M.S.: Every year, we say this time it’s the right time, that we can beat the English, so I prefer not to say too much (3). Indeed, it’s a great opportunity, but, for example, as far as I’m concerned, I don’t forget Jonah Bryant will be there, who is the defending champion and a great player.
Sky’s the limit
J.E.: Your style of play seems mostly based on retrieval and physicality; has it always been like that?
M.S.: Yes, for my father and myself too; apparently we like to be 2-0 down to win in 5 games!!!… It’s true that from the beginning, I liked running after the ball…. People often tell me that it looks easy for me, that I’m never tired.
And it’s true that physically, well, I wouldn’t say that I feel inferior to anyone, but let’s say that against many players, I have an advantage at that level. Now, we know that if we want to reach the highest level in the world, we can’t rely only on that; we have to work on our attacking shots, and that’s what I will continue to do next season with Christophe Carrouget in Clermont-Ferrand.
J.E.: We also know that you’re a player who plays every ball, rarely asking for lets or strokes, and never complaining to the referee.
M.S.: I think that’s thanks to my parents’ education. As for the rest, in the past, I was too nice, I let my opponents block me, for example. But while I’ll always prefer to play a ball rather than hope for a stroke, I have evolved in that area; I don’t hesitate, for example, to take my position to play a ball.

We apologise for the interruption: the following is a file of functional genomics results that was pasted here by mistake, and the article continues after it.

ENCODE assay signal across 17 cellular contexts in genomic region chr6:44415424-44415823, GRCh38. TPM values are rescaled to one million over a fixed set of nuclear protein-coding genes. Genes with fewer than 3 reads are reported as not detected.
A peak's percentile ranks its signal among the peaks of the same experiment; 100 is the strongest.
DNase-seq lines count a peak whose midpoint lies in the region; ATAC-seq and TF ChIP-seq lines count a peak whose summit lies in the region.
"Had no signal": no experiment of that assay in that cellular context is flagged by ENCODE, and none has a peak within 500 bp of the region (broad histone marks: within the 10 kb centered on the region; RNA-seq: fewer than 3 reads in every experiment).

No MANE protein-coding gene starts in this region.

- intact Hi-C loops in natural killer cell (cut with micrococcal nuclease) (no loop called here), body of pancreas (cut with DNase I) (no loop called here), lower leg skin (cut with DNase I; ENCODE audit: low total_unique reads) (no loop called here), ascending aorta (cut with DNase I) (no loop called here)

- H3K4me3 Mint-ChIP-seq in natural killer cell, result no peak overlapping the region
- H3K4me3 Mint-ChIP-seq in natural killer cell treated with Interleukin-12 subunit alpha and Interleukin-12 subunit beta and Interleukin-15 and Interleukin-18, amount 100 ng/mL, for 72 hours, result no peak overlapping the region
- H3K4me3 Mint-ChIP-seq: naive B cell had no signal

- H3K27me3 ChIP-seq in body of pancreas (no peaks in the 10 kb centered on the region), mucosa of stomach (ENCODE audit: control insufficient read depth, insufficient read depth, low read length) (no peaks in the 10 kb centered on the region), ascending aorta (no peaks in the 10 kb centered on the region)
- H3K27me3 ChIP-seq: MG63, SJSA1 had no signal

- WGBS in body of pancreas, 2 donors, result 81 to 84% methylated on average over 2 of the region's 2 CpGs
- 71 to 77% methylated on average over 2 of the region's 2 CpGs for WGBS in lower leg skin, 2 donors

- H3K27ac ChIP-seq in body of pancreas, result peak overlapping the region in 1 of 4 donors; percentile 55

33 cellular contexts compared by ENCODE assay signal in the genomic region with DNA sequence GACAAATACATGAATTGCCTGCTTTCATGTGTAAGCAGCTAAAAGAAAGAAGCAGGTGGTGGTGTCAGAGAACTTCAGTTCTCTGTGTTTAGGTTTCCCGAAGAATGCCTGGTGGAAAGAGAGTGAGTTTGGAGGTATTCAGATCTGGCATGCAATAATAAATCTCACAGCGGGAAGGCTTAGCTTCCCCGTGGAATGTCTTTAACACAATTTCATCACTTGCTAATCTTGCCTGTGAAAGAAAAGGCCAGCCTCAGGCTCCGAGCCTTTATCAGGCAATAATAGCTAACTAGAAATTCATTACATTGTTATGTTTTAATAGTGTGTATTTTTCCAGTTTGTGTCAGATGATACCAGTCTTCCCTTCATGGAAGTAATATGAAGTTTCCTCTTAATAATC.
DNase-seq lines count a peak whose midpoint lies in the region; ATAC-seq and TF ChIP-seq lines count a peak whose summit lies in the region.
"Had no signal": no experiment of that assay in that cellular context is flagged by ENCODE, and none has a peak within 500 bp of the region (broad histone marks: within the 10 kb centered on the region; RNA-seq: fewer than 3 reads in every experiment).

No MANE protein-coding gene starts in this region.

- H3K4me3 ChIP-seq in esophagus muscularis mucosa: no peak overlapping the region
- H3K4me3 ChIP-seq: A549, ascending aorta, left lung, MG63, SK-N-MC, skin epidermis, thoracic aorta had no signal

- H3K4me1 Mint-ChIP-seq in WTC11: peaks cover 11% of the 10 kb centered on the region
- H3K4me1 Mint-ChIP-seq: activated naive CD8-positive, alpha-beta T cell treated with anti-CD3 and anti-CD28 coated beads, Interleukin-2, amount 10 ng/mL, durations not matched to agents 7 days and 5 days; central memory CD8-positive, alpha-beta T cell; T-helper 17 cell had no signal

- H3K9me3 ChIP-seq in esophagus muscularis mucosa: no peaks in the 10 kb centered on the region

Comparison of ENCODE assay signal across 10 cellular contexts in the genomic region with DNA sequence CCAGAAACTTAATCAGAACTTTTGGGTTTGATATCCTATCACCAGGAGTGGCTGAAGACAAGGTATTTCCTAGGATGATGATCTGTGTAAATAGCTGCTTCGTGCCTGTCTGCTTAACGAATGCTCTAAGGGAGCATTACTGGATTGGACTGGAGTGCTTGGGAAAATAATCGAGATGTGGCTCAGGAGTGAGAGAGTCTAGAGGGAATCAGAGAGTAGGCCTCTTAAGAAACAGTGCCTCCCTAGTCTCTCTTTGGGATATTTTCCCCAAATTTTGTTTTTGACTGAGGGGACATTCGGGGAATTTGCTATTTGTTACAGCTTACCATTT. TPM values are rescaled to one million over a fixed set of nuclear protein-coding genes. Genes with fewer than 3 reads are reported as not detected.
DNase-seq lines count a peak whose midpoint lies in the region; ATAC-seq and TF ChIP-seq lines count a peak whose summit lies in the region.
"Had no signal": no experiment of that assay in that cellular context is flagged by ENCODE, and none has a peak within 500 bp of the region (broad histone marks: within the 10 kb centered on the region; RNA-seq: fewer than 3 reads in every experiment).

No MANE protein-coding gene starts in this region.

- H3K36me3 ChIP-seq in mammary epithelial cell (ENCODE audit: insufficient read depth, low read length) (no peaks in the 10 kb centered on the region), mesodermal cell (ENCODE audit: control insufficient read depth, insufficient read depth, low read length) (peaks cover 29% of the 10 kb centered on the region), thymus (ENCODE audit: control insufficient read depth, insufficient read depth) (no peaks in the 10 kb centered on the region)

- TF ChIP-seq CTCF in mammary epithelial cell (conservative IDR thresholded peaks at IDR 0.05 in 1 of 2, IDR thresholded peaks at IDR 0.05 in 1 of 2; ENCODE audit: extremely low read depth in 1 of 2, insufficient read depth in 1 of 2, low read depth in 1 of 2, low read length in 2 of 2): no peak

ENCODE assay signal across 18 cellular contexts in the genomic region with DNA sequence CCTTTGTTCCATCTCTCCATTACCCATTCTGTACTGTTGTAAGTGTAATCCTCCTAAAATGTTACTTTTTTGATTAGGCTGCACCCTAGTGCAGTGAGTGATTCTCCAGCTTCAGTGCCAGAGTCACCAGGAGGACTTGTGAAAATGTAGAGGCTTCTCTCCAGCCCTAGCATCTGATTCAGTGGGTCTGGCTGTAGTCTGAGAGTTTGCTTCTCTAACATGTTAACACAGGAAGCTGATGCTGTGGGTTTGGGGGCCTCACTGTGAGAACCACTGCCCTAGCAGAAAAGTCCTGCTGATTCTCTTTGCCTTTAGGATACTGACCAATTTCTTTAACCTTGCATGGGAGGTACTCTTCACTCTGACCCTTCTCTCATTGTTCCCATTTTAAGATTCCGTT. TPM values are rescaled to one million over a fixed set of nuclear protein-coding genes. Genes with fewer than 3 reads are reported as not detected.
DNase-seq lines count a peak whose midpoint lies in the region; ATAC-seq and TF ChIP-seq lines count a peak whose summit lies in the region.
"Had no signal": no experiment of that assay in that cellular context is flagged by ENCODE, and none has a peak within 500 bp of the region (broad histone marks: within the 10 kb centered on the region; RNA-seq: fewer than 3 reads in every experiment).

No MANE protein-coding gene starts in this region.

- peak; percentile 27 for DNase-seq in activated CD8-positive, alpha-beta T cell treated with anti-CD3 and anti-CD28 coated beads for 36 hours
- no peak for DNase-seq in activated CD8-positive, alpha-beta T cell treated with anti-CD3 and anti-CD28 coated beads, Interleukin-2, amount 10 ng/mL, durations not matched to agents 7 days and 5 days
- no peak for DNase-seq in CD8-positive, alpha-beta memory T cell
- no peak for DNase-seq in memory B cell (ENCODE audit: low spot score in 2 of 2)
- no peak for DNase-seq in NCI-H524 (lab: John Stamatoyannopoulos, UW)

J.E.: For the past two years, you’ve been part of the Regional Training Centre of Squash des Volcans, with Christophe Carrouget; can you tell us how that happened?
M.S.: At one point, there was talk of me going to the Aix-en-Provence pole espoirs, but it couldn’t happen for several reasons. I no longer had anyone to train with in Paris (5), and if I had stayed there, I might have quit squash. Fortunately, the opportunity in Clermont-Ferrand came up. It happened very quickly; everything was settled in a week.
J.E.: Did you know Christophe Carrouget before that?
M.S.: I had seen him often in junior tournaments, but we didn’t know each other that well. The connection was immediate between us.
J.E.: I believe you will stay in Auvergne for an additional season.